With this newfound revelation, I fell to my knees and, through my mind’s eye, saw visions of the gruesome scene when He who knew no sin took on my sin (2 Cor. 5:21). I then tearfully positioned myself at the foot of the cross to be covered by His measureless amount of forgiving blood.
In this moment, I finally understood the power of the cross to overcome Satan’s accusations in my life. Paul revealed that Jesus bore our sins on His innocent body so that we would have a new identity of righteousness.
For our sake he made him to be sin who knew no sin, so that in him we might become the righteousness of God. —2 Corinthians 5:21, NRSV
This is why Paul instructs that the cross is the place of Satan’s defeat (Col. 2:14–15). At Calvary, the nails of crucifixion cancelled our former identities as sinners. There, Jesus’s blood covers us in His perfection. The cross gives us a sinless identity—the identity of Christ—that Satan cannot accuse.
Our testimonies are the stories of our struggles and how we overcame them through God’s power. These are extremely poignant because they build the faith of listeners to expect that God will also do the same for them.
Jesus’s resurrection provides a pinnacle example of the power of testimony. Upon rising from the dead, he could have appeared with a redeemed body that erased all signs of the past. But instead, He kept the scars from the things He had suffered as evidence that there stood a man who should be dead but is now alive (John 20:19–20). His scars are His testimony, and they tell His story.
It’s important to recognize that scars are simply wounds that are healed. So just as Jesus modeled, the scars from your past are testimonies of the power of God in your life. They provide evidence to others that God still mightily heals and transforms.
The Crucified Life
The Bible uncovers the final weapon in our arsenals against Satan: “… and they did not love their lives so much that they were afraid to die.” This describes the crucified life. If your past is completely nailed to Christ’s cross, then there’s no reason for shame or embarrassment. As one covered in Christ’s identity, you are truly a new creation and all things are made new.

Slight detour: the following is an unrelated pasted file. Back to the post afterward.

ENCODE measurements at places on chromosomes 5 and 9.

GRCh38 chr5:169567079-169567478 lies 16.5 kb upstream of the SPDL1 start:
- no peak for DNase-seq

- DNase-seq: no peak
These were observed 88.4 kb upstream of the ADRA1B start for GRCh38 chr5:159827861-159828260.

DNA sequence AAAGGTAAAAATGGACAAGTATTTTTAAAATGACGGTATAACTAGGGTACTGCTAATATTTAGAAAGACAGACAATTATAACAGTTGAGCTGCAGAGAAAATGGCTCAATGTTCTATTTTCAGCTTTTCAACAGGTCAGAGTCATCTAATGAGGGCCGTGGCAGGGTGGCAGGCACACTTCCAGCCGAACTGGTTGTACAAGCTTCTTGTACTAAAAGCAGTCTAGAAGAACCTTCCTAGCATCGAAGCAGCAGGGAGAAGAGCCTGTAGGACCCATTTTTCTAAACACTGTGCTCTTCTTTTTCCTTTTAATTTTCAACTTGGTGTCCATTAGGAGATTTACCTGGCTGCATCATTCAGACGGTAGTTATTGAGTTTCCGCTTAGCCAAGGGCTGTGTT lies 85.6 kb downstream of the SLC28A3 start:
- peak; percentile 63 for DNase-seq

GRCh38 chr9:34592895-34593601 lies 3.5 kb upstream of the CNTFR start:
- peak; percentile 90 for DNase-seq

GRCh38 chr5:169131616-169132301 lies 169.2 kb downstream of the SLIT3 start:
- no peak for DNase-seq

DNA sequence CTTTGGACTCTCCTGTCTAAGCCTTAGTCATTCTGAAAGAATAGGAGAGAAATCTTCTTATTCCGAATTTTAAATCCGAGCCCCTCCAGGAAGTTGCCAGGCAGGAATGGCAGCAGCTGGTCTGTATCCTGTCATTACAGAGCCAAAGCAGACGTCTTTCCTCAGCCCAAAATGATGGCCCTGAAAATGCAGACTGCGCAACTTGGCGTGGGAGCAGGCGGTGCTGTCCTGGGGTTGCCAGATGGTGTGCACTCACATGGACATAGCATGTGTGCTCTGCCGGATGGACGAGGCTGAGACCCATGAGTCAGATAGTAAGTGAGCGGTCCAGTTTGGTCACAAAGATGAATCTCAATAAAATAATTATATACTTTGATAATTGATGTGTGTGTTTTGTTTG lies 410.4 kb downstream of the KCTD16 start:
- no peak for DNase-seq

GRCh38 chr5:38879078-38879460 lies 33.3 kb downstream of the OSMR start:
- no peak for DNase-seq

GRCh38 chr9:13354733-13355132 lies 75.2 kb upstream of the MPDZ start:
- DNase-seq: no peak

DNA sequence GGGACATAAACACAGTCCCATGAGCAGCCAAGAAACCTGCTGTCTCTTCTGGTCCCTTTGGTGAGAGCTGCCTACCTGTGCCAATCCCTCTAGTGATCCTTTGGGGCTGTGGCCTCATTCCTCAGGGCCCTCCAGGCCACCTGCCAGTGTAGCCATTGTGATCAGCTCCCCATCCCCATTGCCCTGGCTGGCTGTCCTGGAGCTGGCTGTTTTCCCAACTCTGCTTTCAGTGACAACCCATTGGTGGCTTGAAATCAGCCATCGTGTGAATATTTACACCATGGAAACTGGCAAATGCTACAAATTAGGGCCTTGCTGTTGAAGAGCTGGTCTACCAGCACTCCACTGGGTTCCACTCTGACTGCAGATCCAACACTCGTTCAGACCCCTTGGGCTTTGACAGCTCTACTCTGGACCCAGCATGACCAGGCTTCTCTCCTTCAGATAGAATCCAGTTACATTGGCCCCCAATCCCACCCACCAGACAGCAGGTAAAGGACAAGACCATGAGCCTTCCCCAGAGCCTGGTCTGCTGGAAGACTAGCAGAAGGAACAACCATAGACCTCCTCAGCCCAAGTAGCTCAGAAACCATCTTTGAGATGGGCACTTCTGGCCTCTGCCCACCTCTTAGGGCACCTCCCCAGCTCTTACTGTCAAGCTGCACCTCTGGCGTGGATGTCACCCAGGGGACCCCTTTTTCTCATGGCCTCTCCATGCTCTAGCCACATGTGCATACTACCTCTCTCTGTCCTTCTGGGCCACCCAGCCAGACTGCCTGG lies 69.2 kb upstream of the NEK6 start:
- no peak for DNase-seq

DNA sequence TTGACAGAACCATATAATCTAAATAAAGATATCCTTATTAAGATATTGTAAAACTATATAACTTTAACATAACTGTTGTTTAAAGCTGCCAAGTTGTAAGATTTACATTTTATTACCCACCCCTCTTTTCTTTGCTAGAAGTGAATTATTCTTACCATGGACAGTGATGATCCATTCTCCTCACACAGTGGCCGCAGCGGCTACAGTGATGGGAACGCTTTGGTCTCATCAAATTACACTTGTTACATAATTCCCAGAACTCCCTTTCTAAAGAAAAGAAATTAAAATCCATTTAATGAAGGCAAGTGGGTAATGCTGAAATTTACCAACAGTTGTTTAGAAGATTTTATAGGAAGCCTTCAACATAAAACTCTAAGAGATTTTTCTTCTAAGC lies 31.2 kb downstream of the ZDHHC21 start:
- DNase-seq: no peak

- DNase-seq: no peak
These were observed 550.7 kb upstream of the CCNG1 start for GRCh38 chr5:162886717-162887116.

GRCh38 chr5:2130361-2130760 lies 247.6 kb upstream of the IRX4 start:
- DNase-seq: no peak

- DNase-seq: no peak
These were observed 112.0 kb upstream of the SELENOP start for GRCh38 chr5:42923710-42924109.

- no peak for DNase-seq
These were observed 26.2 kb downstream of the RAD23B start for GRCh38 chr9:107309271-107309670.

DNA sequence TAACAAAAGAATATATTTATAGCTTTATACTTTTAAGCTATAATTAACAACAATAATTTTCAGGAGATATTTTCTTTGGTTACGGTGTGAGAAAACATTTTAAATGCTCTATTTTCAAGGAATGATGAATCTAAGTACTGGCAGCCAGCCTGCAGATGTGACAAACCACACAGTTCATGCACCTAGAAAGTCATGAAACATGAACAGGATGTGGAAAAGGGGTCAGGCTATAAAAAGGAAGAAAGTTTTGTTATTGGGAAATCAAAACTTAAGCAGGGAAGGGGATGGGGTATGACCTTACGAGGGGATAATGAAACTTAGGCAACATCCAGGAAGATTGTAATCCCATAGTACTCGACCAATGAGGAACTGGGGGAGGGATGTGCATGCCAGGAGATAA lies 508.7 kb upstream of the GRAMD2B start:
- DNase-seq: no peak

So if anyone is in Christ, there is a new creation: everything old has passed away; see, everything has become new!—2 Corinthians 5:17, NRSV
As a new creation in Christ, your record of wrongs should no longer haunt you, and you should no longer fear the opinion of others. This is the crucified life!
When I arose from Satan’s attack on my life, it was like bursting forth from a tomb. The guilt and shame that attempted to keep me in the grave could no longer hold me down. The past had lost its influence. Rather than shut me up, I determined to speak up and tell my story, regardless of what anyone thinks.
Silence Satan & Live Victoriously
Satan’s threats are aimed to silence our voices from influencing the lives of many others. He knows that our stories have the ability to release the power of Jesus, and so he tries to get us to fail and then mute us with accusations. But he’s the one who failed. Through the blood of the lamb and the testimony of its transformation, we have control of our pasts, and with it, the ability to silence Satan and live victoriously!
Kyle Winkleris founder of Kyle Winkler Ministries, a media and teaching ministry through which he’s impacted thousands with TV and Internet broadcasts, resources and live events. He holds a Master of Divinity in biblical studies from Regent University. Arm yourself with daily encouragement from Kyle onFacebook (/kylejwinkler)andTwitter (@kylewinkler). His latest book, Silence Satan: Shutting Down the Enemy’s Attacks, Threats, Lies, and Accusations, from which this article was adapted, isin stores now and on amazon.com.